Saturday, January 05, 2008

Freak out your prof?

Well, aside from being seemingly oblivious to the fact that much of the professoriate is permanently freaked out (postmodern thought is the belief that any and all signs of the normal betray violence towards the Other and, since the normal, or myths defending it, will inevitably always come to the fore, it/they must be forever opposed in an institutionalized, never-ending, freak out) you've got to get a chuckle over the latest ad from the Young Tories.

But as I say, many academics can't take a politically-incorrect (if any) joke, especially not one that cuts close to the truth: they consider it their sacred duty to be permanently freaked out, reading every myth of the normal as a demonization of some victim, a process of victimization put beyond doubt for all time by the unmistakable model of the unquestionable vicimization, the Nazi and the Jew. Nothing the Jews ever did could justify their massacre.... (But the professoriate, that has been preaching one conspiratorial/Gnostic view of history after another for several generations now?) A good prof. can't miss up a chance to feed on this theme, least of all when he doesn't simply get to play the role of the victim advocate but can be, oh it's so glorious, the victim himself:
A 2004 study by Stanley Rothman of Smith College in Northampton, Mass., found that academics are five times more likely to identify as liberals than as conservatives. The study polled over 1,600 undergraduate faculty members from 183 schools.

But academic administrators say most professors encourage a diversity of viewpoints.

Bruce Feldthusen, vice-president of university relations at the University of Ottawa, said he hasn't seen any evidence of political bias among faculty members. He called the Conservative ad campaign an attempt to "demonize" academia.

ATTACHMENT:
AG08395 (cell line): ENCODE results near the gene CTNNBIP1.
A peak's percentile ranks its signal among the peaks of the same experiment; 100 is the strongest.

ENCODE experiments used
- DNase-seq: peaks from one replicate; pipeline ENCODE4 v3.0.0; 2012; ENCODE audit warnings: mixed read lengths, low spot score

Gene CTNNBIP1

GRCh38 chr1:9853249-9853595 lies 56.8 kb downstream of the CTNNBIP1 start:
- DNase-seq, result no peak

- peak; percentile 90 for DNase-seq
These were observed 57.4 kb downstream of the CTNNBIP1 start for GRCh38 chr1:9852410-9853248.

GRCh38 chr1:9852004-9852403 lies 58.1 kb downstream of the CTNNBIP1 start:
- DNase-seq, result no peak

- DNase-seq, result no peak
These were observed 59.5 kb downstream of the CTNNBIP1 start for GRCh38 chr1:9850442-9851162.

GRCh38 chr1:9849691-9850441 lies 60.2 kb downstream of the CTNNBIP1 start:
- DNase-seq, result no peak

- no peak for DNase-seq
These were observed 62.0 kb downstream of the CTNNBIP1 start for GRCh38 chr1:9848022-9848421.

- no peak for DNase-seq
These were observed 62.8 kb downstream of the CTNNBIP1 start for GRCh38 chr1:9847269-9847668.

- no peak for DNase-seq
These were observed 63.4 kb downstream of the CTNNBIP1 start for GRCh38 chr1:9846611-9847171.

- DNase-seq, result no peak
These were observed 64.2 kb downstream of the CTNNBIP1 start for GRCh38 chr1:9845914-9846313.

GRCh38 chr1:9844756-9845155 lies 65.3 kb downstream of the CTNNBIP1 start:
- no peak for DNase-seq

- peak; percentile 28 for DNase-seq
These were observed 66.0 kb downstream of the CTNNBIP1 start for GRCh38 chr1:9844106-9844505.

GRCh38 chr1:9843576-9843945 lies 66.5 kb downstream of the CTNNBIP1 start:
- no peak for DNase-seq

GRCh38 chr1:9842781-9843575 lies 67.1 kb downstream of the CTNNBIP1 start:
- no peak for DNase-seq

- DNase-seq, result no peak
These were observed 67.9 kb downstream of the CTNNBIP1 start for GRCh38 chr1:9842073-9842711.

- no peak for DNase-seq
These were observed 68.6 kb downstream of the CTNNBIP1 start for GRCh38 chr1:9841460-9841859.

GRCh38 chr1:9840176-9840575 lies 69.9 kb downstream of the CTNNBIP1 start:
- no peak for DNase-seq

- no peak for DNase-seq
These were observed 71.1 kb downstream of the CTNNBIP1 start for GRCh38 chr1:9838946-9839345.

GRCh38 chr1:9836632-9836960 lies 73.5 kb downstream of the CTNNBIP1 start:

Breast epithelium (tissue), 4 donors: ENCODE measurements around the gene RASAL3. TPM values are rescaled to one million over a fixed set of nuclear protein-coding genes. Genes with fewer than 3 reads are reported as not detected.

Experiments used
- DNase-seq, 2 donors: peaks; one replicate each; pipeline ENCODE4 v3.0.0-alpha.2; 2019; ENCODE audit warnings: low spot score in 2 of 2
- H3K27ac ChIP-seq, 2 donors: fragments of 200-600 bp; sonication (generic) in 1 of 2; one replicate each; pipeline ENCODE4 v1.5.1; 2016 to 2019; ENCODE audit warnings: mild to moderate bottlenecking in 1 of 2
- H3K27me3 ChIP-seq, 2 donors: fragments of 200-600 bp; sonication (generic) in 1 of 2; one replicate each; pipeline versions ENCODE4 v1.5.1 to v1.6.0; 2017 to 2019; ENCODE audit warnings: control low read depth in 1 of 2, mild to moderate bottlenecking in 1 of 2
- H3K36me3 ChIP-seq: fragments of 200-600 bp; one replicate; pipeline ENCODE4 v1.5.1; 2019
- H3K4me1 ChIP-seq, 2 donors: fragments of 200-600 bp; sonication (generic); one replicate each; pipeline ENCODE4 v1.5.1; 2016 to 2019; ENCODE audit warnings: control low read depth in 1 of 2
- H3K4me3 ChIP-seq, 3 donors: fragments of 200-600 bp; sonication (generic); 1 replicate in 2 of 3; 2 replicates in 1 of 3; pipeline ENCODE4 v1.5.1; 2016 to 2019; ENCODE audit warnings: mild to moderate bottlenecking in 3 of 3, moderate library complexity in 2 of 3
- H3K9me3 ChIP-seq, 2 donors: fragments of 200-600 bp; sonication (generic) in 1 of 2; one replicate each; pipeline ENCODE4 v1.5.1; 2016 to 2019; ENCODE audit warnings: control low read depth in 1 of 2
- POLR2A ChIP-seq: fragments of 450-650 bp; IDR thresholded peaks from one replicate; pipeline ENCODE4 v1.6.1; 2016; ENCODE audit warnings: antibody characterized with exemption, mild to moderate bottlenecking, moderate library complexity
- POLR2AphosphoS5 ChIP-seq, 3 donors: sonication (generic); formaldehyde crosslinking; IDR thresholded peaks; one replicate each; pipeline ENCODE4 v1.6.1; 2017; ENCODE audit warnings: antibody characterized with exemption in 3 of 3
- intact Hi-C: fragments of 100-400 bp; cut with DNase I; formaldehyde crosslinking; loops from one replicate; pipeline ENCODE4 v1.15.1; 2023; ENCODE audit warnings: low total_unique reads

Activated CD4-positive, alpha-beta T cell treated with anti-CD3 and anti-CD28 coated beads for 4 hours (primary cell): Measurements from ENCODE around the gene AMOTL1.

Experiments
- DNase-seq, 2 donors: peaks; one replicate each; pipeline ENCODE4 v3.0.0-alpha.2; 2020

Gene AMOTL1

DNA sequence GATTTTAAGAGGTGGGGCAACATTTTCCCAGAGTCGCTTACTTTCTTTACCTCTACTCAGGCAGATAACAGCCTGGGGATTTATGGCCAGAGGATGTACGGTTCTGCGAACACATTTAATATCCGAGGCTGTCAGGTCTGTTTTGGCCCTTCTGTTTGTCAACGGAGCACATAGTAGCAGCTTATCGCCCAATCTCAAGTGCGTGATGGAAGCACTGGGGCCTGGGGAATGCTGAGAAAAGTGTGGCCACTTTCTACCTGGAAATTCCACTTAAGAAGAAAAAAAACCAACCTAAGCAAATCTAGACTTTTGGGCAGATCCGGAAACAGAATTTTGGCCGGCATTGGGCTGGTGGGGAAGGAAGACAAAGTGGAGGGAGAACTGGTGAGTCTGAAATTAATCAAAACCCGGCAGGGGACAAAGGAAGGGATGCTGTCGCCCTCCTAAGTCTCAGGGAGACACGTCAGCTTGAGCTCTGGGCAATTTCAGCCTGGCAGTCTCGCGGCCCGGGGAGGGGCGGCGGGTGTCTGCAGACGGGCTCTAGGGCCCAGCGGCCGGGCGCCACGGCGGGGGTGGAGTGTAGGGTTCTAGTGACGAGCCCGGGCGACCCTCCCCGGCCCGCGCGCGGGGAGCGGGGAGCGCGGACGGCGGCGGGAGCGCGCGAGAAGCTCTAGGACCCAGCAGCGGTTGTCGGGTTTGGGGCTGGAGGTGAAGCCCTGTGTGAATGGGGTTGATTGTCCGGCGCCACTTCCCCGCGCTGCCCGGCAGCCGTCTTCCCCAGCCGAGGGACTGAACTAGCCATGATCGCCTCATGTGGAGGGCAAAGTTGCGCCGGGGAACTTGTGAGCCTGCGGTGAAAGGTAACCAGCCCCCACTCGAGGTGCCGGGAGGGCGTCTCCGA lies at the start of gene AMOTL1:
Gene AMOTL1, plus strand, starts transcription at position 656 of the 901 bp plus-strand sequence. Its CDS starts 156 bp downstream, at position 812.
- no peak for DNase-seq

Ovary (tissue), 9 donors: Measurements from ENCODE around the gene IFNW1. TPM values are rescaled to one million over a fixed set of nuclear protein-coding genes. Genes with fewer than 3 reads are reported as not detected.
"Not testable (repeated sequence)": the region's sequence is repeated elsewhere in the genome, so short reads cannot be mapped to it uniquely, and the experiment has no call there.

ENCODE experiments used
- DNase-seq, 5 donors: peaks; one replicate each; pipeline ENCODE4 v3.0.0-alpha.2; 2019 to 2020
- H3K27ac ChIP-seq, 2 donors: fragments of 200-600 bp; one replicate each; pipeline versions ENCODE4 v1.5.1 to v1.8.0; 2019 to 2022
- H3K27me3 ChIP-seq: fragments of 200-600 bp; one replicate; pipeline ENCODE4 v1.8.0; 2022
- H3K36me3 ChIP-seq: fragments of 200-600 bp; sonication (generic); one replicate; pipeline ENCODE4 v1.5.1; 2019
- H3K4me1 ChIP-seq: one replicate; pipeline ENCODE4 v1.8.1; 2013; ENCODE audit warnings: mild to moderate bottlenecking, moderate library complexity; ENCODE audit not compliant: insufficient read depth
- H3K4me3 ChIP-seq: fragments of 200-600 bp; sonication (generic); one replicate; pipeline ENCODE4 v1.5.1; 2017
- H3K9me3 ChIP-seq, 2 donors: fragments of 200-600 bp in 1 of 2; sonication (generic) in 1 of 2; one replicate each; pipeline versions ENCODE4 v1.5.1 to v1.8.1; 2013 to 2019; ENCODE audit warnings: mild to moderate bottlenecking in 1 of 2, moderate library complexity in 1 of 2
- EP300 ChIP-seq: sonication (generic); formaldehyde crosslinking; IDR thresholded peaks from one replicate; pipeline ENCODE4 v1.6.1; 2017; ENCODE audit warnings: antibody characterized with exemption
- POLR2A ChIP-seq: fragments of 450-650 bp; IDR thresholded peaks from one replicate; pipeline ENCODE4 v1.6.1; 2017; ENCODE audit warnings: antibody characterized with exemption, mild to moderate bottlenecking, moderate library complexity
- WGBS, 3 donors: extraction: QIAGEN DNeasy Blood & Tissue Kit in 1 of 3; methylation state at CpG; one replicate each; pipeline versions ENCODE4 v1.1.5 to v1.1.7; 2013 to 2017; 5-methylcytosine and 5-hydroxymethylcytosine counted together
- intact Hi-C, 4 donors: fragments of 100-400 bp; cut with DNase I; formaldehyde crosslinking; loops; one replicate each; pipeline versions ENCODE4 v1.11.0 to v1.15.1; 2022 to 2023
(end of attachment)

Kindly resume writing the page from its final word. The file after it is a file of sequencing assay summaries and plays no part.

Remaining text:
"This demonizing of institutions is all too common in American politics, and not very helpful here. We've seen the demonizing of the courts here in the last few years. Are we going to do the universities next?"
Oh the poor man, the next thing we'll be asking him to do is to think through his very dependence on the theme of "demonization" and victimization and to question whether continually invoking the mad mob that wants to turn Stephen Harper into the neocon fuhrer (or is it Bush's Goebbels?) in the name of the normal, oil, and the American lie of freedom, is actually not an intellectually or professionally respectable way to make a constructive contribution to the debate on maintaining a free society. The victimary elites fear, most of all, being pressured to seriously study the conservative truth claim: that the academic victim mongers are parasitic on a free society and are working to erode our capacity to renew our freedom, as they use emotional blackmail (see above) and demand appeasement from defenders of the sacred bases of freedom, all in the name of the victim, a figure they put beyond debate whatever minor nods they make to entertaining various points of view.

But the good news is:
Once considered redoubts for political pariahs, Conservative campus clubs are enjoying a resurgence at Canadian universities and colleges, emboldened by a cheeky ad campaign that encourages students to "freak out their profs" and join the federal party.

Campus-club presidents say membership has increased since Prime Minister Stephen Harper took office nearly two years ago. The Conservatives' ascent to power in Ottawa, they say, has had a multiplier effect on campus, enabling clubs to attract centre-leaning students.

The surge is evident at Queen's University in Kingston, Ont. Despite the university's strong Tory roots, membership in the campus club sank to the low double digits at the start of the decade, when the country's two main conservative parties were still divided.

But more than 200 members now subscribe to the club's e-mail list, said Alex Bednar, president of the Queen's Campus Conservatives.

"People are now seeing us as a more viable option. The more politically ambitious kids are joining, because they see what's happening in Ottawa," said Bednar, a 21-year-old history major.


ziozio said...


i thought this ad was a spoof

good luck recruiting reactionary university students when you put out ads insulting their intelligence

these belong on juice boxes

nice try, next

truepeers said...

Seems like we have another product of the academy visiting.

Sure, they vaguely acknowledge the presence of "diverse" points of view, before insisting for the quadrillionth time that the progressive magic is right and that it knows the reactionary on quick sight.